Take the 2-minute tour ×
Server Fault is a question and answer site for professional system and network administrators. It's 100% free, no registration required.

I am connecting two cables from two switches to my Windows Server 2008 machine. The ports are configured as access ports on the switch ports and are in the same VLAN. I want to setup basic redundancy on the Windows Server. I enable the bridge and everything seems to work as expected. However, I believe Windows is running the Spanning Tree Protocol (STP). On my switches, both ports show as Forwarding. That means either a loop is going on, or that Windows took care of making one interface behave in discarding/blocking state.

I would really like to disable STP on Windows so that it lets the BPDUs flow in the bridge. I want my switch to operate STP, not Windows. Does anyone have a clue on how to configure STP on Windows?

This question is about a very specific issue. I am not looking for alternative solutions other than an STP-based one. I cannot implement any form of NIC Teaming on the server.

What I'm trying to achieve

I found out these posts:

http://www.networking-forum.com/viewtopic.php?t=26452 http://reggle.wordpress.com/2011/09/03/hidden-feature-in-windows-7-spanning-tree/

share|improve this question
3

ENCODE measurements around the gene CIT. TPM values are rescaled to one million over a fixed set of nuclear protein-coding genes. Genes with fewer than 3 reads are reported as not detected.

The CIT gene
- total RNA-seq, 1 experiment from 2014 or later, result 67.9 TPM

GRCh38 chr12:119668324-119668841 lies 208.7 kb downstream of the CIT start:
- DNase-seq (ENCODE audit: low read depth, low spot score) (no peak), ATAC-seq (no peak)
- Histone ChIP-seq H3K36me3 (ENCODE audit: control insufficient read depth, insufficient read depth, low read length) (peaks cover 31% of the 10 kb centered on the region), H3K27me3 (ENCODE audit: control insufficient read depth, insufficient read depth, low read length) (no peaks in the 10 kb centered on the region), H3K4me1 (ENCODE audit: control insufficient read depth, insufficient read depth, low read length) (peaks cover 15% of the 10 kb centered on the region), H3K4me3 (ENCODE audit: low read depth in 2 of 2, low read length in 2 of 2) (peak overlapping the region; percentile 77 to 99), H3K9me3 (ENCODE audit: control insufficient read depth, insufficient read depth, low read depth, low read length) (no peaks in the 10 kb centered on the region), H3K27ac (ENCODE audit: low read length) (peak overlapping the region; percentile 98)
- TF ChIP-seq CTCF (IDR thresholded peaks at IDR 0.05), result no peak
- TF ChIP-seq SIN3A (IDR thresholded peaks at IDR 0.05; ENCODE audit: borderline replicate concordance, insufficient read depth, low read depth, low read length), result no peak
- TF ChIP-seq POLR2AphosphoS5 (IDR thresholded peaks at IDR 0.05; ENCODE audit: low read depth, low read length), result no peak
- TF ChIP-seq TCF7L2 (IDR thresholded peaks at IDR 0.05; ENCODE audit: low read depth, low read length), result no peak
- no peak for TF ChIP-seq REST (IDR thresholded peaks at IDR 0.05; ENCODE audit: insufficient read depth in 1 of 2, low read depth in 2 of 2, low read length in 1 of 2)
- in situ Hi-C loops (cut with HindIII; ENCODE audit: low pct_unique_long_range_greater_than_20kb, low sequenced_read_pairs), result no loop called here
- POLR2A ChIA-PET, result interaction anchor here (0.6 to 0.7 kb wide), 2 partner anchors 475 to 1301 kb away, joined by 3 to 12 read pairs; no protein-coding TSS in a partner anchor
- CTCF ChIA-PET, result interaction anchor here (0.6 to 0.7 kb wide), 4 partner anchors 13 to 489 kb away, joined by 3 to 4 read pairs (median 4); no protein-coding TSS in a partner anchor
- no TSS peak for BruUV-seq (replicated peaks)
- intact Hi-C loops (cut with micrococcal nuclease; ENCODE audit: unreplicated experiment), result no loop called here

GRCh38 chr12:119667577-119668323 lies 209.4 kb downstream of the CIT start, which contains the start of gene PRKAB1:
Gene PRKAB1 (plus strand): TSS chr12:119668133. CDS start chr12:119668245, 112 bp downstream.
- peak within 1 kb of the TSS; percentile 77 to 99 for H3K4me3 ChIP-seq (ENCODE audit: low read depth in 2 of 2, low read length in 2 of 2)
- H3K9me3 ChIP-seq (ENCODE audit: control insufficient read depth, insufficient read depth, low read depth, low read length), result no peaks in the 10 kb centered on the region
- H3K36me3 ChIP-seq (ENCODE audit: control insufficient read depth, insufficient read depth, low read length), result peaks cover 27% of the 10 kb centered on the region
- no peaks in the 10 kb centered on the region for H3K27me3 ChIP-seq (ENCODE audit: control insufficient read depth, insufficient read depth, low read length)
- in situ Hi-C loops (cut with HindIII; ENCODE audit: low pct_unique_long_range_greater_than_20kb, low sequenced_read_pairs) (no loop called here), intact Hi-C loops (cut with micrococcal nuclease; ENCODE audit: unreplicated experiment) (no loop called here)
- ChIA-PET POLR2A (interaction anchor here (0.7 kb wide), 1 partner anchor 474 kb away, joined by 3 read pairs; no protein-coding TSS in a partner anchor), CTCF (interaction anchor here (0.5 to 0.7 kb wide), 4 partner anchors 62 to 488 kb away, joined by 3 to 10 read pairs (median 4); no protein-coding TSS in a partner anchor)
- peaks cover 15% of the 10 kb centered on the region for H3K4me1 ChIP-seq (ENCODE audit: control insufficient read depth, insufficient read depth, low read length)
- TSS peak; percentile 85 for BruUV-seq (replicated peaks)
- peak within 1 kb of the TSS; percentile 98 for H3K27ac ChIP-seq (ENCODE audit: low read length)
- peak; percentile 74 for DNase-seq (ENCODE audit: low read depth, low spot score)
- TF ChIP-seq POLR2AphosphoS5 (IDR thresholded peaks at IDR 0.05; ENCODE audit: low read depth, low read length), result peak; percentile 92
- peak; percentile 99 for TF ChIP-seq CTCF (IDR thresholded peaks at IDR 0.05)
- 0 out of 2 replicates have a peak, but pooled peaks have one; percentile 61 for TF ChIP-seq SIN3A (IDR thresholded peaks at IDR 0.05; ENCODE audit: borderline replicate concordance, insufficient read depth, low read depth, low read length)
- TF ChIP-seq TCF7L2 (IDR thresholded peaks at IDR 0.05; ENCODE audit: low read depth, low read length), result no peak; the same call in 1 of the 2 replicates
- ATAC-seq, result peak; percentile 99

What are you trying to do? Why don't you just use your NIC vendor's tools to configure whatever kind of bonding or failover you're trying to do? –  mfinni Aug 15 '13 at 17:23
1  
Why are you bridging? you just want teaming don't you? –  Chopper3 Aug 15 '13 at 17:26
    
Actually, I am connecting both ports on two different switches and they don't support 802.3ax/802.3ad for Link Aggregation/NIC Teaming. That's why I'm hoping to use RSTP to provide a failover mechanism. –  Gregory A. Lussier Aug 15 '13 at 17:40
    
Clarify your question, because it currently says "I am connecting two cables from a switch". Your comment says it's two switches (and you don't say how you're linking the switches, which might be relevant.) –  mfinni Aug 15 '13 at 17:48
    
Bridging is intended to bridge two different network segments together. I'm assuming then that these two switches aren't connected to each other (if they are you're doing it wrong and you have no need to bridge the network connections in Windows). As such, no loop exists. Windows is bridging the two networks together. There's only one connection between Windows and each of the switches and so each switch port that Windows is connected to should be in the Forwarding state. –  joeqwerty Aug 15 '13 at 17:50

Your Answer

 
discard

By posting your answer, you agree to the privacy policy and terms of service.

Browse other questions tagged or ask your own question.